Twenty years ago, Michael Holly— principal at Holly & Smith Architects— and his wife Diane purchased a 15.5-acre site in southeast Louisiana just outside of their small university town, which sits about halfway between New Orleans and Baton Rouge. “Originally, it was just a plain, old empty cow pasture,” he recalls. “But it became a beautiful blank canvas and a wonderful opportunity.”
Years later, that opportunity manifested in the form of an eye-catching, modern, three-story home, dubbed “The Pond House at Ten Oaks Farm,” that operates at around net-zero energy and serves as a place for Holly to mediate, entertain, or house friends and relatives. “I also go there for lunch when I’m really stressed out,” he adds, noting that a six-foot alligator currently living in the adjacent pond feels closer than any other humans given the home’s orientation to the water and the lush surrounding wildlife. Here, we spoke with him about the project’s sustainable elements and the inspiration behind the design.
gb&d: Can you walk me through exactly how the home is achieving its net-zero status?
Holly: We have a solar energy array on the roof, oriented due south, which gives us total control over how the sun responds to the building, and it’s the optimum orientation for the PV panels. We do have a geo-thermal heat pump system in the house, which gives us a very high rating on operational costs. I also have access to the building remotely via the Internet, so I can monitor things and see how it’s performing without me being there. It’s totally automated. And as far as the orientation goes, there are trees to the east and west side of the home that shade the house during the summer, and when they drop their leaves, we get full solar heat gain in the wintertime. So the orientation, solar panels, proper insulation, and the geo-thermal heat pump all contribute to that aspect of net zero.
gb&d: Aside from how impressively green this is, it’s a stunning, sleek structure. Where did you look to find your inspiration for the design of the home?
Holly: Right before I started the design, I went to visit my brother in Germany. He took me to see The Bauhaus work that was done by Walter Gropius. They were very simple, unique buildings done in the ‘20s. I was very inspired by it. The first series of design pieces included a flat roof, because in this particular arrangement, these low-income housing units that were done in the ‘20s had shared outdoor space on the roof. And I actually worked through that in my own mind because of the solar orientation and the fact that in Louisiana, you really want to get away from the sun. You need the shade, and so it came to me one day that what I needed to do was gesture toward the south and the pond. So this whole structure sort of reaches toward the sun and to the south and to the pond as if to say, ‘Welcome.’
Client Michael & Denise Holly
Size 1,250 ft. enclosed, 1,950 ft. covered
Structural Engineer H&H Engineering
MEP Engineer KME Salas ObrienLandscape Architect Perkins Dufreche Landscape Architects
Premier Construction and Development, LLC (Hammond, LA)
Structural Steel FireStruck
Concrete Tycer Readymix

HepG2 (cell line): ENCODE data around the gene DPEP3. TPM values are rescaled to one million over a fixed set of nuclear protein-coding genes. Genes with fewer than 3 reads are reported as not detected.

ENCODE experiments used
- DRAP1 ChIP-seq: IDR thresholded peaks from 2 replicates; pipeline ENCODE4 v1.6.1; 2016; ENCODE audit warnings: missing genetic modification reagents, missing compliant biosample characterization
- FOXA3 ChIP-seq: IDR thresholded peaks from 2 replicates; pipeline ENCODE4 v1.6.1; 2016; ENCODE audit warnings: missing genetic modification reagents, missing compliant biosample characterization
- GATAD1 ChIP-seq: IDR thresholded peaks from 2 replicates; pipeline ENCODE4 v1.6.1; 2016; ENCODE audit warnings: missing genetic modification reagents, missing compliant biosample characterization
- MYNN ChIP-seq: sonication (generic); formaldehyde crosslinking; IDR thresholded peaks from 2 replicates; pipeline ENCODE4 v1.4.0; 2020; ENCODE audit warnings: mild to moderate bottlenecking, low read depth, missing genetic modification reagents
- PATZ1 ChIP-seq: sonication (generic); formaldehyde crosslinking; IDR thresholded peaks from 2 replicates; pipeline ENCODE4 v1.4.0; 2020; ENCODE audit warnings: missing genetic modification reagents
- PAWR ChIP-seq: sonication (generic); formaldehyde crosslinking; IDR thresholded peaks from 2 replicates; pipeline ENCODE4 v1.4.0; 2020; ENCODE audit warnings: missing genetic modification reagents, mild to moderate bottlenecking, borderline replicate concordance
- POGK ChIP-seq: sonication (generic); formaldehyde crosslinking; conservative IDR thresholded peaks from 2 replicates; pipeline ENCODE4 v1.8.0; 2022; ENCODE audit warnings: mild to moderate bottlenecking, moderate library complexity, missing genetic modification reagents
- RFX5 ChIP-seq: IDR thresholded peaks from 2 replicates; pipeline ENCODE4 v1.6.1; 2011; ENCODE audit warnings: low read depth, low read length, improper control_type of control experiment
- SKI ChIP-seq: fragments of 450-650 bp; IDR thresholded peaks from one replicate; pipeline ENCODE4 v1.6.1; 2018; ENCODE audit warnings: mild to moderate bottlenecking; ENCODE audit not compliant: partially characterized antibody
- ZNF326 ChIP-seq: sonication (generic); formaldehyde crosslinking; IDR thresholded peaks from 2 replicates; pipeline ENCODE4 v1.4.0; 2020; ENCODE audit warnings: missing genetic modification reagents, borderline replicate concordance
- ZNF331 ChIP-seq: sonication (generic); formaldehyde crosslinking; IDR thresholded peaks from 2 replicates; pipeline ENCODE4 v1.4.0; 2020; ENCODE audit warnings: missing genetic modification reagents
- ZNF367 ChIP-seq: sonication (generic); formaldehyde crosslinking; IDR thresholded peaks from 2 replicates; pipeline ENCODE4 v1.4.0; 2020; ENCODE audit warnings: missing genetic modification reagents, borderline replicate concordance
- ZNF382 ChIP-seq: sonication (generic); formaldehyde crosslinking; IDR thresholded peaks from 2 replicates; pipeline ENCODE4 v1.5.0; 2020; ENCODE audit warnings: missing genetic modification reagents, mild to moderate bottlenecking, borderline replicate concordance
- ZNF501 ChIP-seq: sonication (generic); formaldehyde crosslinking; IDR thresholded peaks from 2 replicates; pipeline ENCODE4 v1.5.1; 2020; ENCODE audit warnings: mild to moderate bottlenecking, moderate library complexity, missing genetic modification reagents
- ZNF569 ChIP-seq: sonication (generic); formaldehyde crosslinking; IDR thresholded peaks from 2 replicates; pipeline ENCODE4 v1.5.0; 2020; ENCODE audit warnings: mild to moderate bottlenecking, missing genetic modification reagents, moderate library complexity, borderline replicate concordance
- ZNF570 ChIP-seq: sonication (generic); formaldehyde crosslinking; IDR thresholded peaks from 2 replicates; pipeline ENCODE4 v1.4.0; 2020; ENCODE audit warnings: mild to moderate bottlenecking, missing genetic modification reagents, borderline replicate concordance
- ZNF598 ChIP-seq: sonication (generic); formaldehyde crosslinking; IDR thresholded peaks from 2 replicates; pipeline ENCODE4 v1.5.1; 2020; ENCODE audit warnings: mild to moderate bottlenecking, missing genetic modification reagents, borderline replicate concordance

Windows A-1 Glass
Cabinets Woodworking Specialties
Wood Ceilings and Floors Acadian
Roofing Orleans Sheet Metal Inc., Berridge Manufacturing, Carlyle Manufacturing
Countertops Solid Rock Creations
HVAC Nick’s Heating and Air
Wiss, Janney, Elstner Associates, Inc.
Electrical Northshore HVAC and Electrical
Plumbing AJ’s Plumbing
Solar Collection System Southcoast Solar
gb&d: Did you think about biophilic design and marrying the outside with the in when you were planning out the home as well?
Holly: Absolutely. The idea of bringing the outside in and the inside out is why you see all of the glass. That was an initial driver of putting this building together. The site is in a rural area, but there are houses around. It’s right on the edge of a river basin wildlife area with a fast-moving creek, the Tangipahoa River, right there. It’s sort of the wildlife highway of the area. So this piece of property is fairly square, and from the vantage point of this house, you see nothing else but nature. There is no indication whatsoever that there is anybody else around.
gb&d: What elements of this project make you most proud, both as the designer and owner of the home?
Holly: Oh, gosh. The thing as a whole is what makes me most proud. Right behind that is the net-zero status of the building and the fact that we did find a lot of materials that were leftover from construction that I was able to acquire. For instance, the maple floor was leftover from a gymnasium that I got from a friend of mine who is a supplier. The ceilings are cherry, and they’re from a mill shop where they were actually milling cherry, and these little pieces of it were sitting around. I looked at them and said, ‘Hey, this is an opportunity.’ Rather than have them go to waste, I purchased it—at a pretty good price, I might add. A lot of the exterior is cypress that has been reclaimed from the depths of the rivers around Louisiana. They call it sinker cypress; back at the turn of the century, many, many logs were cut in the swamps that they then attempted to float out, but instead, they sunk; they just left them. So now, there’s an industry where these folks go into the rivers and swamps and find the logs and pull them up, and they’re as good today as they were then.